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John Raitt Collection Featured at Library of Congress


The Music Division of the Library of Congress will receive an extensive collection of Broadway and personal memorabilia from the estate of Broadway giant John Raitt, who originated the role of Billy Bigelow in the Rodgers and Hammerstein show "Carousel" and also starred in "The Pajama Game," "Oklahoma!" and other top musicals from the 1940s to the 1960s.

An audio interview with Raitt's daughter, singer/songwriter Bonnie Raitt, can be heard at the Library of Congress website

"John Raitt had a unique, operatic voIce That made the roles he played larger-than-life," said Librarian of Congress James H. Billington. "He was the quintessence of the leading man - tall, handsome, strapping and vocally unforgettable. And he retained that amazing voIce Throughout his life."

Raitt, who died in 2005 at the age of 88, had become well-known on the West Coast for his appearances in Gilbert & Sullivan and other light-opera shows when he was invited in 1944 to try out for the cast of "Oklahoma!" in the role of Curly.

After regaling Richard Rodgers and Oscar Hammerstein with "Figaro's Aria" from "The Barber of Seville" and several songs for the character he was auditioning to portray, the authors of the show were wowed. They placed Raitt in the Chicago company of "Oklahoma!" while they finished their next show, saving his Broadway debut for the new musical.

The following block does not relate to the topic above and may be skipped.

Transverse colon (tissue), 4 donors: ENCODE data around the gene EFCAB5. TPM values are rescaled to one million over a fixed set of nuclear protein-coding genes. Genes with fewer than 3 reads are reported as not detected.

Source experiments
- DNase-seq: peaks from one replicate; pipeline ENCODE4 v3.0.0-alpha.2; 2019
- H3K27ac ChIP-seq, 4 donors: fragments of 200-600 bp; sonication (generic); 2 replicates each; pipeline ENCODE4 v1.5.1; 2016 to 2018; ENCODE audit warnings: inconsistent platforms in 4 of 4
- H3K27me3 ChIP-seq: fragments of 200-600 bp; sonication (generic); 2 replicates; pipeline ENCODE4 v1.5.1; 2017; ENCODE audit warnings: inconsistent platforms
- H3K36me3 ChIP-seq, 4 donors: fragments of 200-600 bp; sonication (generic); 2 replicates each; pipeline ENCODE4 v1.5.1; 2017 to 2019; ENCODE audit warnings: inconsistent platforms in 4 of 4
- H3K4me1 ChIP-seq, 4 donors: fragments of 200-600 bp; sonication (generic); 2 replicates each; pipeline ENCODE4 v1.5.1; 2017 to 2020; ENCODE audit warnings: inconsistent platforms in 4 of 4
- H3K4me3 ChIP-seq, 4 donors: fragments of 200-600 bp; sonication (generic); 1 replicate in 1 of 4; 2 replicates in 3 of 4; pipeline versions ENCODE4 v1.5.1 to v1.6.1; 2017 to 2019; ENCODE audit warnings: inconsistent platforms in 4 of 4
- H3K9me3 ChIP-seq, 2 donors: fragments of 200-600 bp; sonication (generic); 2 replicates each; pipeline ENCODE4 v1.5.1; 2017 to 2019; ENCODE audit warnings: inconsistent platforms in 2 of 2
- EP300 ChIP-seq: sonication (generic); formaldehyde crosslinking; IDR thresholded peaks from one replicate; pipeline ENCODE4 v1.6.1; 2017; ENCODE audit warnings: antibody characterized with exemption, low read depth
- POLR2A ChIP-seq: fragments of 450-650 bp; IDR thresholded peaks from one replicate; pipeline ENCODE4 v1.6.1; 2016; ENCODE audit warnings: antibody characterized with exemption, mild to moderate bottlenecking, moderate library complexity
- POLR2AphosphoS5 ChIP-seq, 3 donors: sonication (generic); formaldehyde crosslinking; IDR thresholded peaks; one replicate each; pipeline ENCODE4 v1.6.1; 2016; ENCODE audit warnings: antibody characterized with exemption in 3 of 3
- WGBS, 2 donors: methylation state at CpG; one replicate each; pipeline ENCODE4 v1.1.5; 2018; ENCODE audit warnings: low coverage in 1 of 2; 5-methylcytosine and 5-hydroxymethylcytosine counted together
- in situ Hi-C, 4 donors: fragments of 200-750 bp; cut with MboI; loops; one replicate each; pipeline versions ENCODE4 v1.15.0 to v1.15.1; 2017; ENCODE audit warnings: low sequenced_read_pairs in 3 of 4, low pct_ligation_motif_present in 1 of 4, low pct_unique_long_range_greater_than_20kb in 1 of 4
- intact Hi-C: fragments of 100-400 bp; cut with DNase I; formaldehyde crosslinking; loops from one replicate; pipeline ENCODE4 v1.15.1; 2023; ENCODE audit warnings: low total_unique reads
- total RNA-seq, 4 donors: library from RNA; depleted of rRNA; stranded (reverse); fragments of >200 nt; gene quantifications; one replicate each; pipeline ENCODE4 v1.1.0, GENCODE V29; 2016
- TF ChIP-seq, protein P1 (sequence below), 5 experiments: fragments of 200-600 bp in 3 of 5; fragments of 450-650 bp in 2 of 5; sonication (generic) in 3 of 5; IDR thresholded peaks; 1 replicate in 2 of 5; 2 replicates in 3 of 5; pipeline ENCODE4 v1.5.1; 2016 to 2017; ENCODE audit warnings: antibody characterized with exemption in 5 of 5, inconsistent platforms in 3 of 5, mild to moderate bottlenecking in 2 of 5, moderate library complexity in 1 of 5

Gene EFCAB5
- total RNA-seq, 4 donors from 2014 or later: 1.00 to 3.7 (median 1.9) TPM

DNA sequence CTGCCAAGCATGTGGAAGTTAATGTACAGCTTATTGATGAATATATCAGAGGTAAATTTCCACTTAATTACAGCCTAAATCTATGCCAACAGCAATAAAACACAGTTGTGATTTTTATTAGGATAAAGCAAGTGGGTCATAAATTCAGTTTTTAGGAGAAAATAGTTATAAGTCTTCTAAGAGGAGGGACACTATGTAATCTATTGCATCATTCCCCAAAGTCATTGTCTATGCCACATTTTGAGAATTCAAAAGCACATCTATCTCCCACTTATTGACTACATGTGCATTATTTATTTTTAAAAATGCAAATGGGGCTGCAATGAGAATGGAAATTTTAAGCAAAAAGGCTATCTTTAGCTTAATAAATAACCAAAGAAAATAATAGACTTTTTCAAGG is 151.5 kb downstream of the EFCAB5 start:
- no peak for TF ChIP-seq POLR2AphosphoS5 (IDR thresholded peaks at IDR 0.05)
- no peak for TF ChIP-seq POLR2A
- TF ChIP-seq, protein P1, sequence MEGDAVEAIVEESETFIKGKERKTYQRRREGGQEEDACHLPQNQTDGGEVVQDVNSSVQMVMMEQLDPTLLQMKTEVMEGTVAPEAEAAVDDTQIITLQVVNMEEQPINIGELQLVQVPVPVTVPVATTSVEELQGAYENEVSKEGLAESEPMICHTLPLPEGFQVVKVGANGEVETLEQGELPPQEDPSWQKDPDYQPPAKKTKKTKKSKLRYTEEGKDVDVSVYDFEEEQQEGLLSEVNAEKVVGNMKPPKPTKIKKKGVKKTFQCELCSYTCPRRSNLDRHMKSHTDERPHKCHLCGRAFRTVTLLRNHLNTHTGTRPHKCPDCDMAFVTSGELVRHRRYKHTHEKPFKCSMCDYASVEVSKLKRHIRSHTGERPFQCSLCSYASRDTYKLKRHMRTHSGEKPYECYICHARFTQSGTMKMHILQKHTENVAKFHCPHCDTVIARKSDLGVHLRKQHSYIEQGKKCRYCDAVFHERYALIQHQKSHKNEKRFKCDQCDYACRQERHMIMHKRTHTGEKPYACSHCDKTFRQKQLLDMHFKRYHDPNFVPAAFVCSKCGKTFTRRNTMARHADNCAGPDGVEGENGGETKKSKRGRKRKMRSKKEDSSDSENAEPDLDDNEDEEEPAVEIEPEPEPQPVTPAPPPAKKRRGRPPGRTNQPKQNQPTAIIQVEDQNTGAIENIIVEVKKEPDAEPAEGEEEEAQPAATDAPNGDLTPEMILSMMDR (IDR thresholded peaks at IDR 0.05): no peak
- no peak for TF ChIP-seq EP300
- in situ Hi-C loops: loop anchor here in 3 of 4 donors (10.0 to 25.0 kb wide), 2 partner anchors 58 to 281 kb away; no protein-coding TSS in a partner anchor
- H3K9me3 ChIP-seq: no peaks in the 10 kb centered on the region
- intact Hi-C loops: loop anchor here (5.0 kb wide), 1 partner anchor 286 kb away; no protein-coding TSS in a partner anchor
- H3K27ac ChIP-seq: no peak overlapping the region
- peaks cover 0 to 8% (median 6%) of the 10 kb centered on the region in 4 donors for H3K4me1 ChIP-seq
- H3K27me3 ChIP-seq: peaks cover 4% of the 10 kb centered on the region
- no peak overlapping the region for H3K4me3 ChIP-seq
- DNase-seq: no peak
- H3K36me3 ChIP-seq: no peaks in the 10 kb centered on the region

A year later, in 1945, he finally made his Broadway premiere as the original leading man in "Carousel." The seven-minute-long song "Solioquy" in "Carousel" was written expressly for Raitt.

Following that successful run, Raitt starred in the Broadway shows "Three Wishes for Jamie," "Carnival in Flanders" and "Magdalena." In 1954 he played Sid Sorokin, the new superintendent of the Sleep-Tite Pajama Factory in the smash hit "The Pajama Game," which was later made into a 1957 movie starring Raitt and Doris Day in the lead roles, with choreography by Bob Fosse and Jerome Robbins.

Later in his career, Raitt starred in dozens of stage productions, including of "Annie Get Your Gun," "Destry Rides Again," "Man of La Mancha," "Kismet," "Zorba" and "Shenandoah." Between 1959 and 1984 he sang in summer-stock shows, holding his fee relatively low so the local theaters could afford to book him.

In his later years, he developed a one-man show, "An Evening With John Raitt," and made periodic appearances with his daughter Bonnie, who had become an internationally renowned blues and rock singer. Occasionally they were also joined by his sons David and Steven.

"I'm partial," says Bonnie, "but I still think my Dad was the greatest singer the musical theater ever produced. I'm thrilled that the Library of Congress, combined with the launch of, will keep his musical legacy alive."

The John Raitt Collection includes six decades' worth of personal scrapbooks; photographs from his private collection, annotated scripts, orchestrations and personal letters.

The John Raitt Collection is the newest addition to the Library's unparalleled collections in the area of the American musical. These include the collections of George and Ira Gershwin, Richard Rodgers, Oscar Hammerstein II, Frederick Loewe, Alan Jay Lerner, Leonard Bernstein, Irving Berlin, Charles Strouse, Howard Ashman, Bob Fosse and Gwen Verdon.

Many of the Library's rich resources can be accessed through its main website, and via interactive exhibitions at  . For more information about John Raitt, please visit .


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